A-Z of British Trolleybuses
In the last century, the trolleybus developed into a successful provider of public transport in many towns around Britain. Part streetcar, part bus, the trolleybus is unique in its speed and acceleration dwarf regular buses. Plus, it's quiet and fume-free, and consumed home-produced electricity generated using coal. There have been books about trolleybuses in the last several years, but few of them have tackled the subject from the vehicle manufacturers' angle. A-Z of British Trolleybuses describes each manufacturer and their products, and shows what happened to these vehicles throughout their lives.
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Calgary’s Electric Transit: An Illustrated History of Electrified Public Transportation in Canada’s Oil Capital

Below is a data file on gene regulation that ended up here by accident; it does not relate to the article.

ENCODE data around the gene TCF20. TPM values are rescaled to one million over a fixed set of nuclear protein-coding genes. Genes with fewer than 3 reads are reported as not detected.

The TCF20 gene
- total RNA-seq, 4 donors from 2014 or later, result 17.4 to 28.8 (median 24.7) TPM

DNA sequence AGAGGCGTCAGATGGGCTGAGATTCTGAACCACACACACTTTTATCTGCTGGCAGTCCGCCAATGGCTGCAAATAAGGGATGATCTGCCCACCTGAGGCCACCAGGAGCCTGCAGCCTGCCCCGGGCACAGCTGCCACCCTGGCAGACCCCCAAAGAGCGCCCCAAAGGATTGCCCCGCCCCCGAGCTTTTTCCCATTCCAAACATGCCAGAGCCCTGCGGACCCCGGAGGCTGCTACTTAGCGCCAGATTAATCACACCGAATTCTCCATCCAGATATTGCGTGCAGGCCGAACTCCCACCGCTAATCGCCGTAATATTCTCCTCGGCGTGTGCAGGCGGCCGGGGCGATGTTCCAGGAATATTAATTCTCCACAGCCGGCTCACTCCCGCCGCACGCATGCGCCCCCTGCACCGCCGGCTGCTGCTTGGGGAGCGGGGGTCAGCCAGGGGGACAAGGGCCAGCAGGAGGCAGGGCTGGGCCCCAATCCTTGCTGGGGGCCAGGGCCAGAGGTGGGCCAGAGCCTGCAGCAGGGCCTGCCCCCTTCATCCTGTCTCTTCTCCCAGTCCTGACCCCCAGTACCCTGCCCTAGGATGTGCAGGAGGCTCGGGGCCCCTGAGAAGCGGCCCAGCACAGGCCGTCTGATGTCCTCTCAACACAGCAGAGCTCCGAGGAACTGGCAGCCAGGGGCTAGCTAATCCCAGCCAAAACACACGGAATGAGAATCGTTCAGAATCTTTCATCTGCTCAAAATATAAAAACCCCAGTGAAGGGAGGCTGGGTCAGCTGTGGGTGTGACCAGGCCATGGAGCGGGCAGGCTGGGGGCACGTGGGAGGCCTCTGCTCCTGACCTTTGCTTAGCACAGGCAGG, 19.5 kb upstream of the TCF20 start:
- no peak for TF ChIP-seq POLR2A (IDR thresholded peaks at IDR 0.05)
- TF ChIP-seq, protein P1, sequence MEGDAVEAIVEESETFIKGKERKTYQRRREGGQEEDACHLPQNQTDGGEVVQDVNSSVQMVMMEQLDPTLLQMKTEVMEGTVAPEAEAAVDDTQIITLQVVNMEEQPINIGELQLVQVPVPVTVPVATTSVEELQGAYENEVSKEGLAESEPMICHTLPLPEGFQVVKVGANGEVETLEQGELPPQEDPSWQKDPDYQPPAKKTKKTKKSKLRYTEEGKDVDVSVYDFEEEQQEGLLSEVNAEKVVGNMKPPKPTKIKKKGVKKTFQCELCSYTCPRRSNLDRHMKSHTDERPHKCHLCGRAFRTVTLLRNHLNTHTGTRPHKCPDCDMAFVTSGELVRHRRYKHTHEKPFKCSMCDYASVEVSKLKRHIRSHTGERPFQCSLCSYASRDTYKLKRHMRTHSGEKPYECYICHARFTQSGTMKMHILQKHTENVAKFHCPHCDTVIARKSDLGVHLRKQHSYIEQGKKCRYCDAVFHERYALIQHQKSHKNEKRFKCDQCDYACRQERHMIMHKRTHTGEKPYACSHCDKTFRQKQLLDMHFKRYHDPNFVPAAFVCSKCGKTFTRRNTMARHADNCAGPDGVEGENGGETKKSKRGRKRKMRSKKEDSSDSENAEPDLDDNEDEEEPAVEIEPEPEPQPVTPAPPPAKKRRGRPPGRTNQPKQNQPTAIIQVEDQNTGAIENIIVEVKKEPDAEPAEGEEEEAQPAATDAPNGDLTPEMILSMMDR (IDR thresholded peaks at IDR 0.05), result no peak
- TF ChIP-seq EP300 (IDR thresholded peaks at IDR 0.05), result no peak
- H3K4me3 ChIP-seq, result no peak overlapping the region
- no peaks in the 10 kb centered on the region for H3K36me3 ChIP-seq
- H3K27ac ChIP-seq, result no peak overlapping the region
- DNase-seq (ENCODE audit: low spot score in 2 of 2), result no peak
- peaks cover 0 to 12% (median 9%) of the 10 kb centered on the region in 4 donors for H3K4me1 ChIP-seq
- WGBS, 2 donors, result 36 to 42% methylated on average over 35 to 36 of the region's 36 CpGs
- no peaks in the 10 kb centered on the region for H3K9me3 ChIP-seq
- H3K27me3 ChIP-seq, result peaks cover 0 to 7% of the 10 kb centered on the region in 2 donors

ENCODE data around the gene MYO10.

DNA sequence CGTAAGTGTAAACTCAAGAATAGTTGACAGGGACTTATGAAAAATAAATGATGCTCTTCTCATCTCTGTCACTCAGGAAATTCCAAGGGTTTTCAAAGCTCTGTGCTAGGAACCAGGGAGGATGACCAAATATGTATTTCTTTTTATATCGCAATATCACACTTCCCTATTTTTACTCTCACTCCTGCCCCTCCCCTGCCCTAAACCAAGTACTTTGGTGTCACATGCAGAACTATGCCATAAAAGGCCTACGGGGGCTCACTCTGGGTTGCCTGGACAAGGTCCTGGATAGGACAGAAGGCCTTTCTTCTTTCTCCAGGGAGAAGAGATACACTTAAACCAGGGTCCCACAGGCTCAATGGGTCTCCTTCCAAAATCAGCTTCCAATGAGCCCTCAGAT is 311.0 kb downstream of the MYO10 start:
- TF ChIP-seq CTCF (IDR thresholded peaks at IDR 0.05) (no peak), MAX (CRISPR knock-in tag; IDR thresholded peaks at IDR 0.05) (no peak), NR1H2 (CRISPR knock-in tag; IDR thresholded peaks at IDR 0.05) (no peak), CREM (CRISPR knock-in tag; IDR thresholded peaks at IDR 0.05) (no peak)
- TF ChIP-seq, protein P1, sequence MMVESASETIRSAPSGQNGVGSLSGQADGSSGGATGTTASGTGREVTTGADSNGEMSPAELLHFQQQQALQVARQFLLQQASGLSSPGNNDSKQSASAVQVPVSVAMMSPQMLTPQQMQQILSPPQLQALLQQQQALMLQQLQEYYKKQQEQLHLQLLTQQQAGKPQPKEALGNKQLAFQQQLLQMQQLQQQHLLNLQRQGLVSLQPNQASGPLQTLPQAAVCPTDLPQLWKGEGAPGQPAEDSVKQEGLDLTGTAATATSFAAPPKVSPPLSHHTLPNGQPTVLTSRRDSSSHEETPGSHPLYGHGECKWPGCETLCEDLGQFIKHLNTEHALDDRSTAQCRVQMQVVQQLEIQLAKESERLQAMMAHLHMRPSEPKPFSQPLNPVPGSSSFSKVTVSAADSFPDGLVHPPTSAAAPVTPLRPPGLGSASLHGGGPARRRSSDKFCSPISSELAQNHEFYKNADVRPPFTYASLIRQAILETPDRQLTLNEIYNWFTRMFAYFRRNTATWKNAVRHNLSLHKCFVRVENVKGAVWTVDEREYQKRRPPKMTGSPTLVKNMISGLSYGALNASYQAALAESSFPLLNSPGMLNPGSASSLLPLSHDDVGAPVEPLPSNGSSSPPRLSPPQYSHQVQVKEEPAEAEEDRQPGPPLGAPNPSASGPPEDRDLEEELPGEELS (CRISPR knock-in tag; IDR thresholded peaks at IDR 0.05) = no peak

Calgary’s Electric Transit is the story of electric street railway, trolleybus and light rail vehicle transit in Canada’s western city of Calgary, Alberta. Calgary was founded in 1875, when the North West Mounted Police established a new fort – Fort Calgary. A big boost for Calgary came eight years later, when the Canadian Pacific Railway – building westward to the Pacific – reached the Bow River in 1883. Calgary became an important centre for Canadian Pacific operations and has since become the railway’s headquarters location. By 1909, Calgary boasted a population of 30, 000 people. In July of that year the Calgary Electric Railway began operations with two cars, sixteen employees and three miles of track. The system quickly grew and the following year became known as the Calgary Municipal Railway. Through its forty years of street railway service, Calgary acquired passenger cars from such well-known Canadian builders as Ottawa Car Manufacturing Company, Preston Car & Coach Company and the Canadian Car & Foundry. In addition, the system’s roster included used cars from several sources in the United States. Totalling 113 cars in all – plus a scenic car – it has been a daunting task to secure photos for this book. Many superb images have been discovered, illustrating the operation of streetcars in different sections of the city. There are over 150 streetcar photos. Finding trolleybus photographs has been a challenge as well, but the authors have succeeded in gathering a fine selection representing all classes of 'trackless trolley' coaches purchased new and acquired used from other US systems. You’ll see streetcars and trolleybuses operating in the city centre, in the rural suburbs, and in residential neighbourhoods. Coverage of today’s modern rail transit cars is outstanding. Now called 'light rail vehicles', all classes of these LRVs are represented, operating in all seasons, and over most portions of the system, illustrating the many varied and unique Calgary urban environments. Rich, carefully composed black and white photos are rounded out with a fine showing of subjects in colour. There’s a variety of photos to interest everyone with an interest in the development of Calgary as a city: the construction of 'The Bay', early scenes in Bowness Park, and some views of the streetcars serving seemingly unpopulated fields that today are thriving subdivisions. Whether you’re a railway enthusiast or simply interested in Calgary’s history, you’ll find Colin Hatcher and Tom Schwarzkopf’s 200-page account of Calgary’s Electric Transit a fascinating, informative and enjoyable reading experience.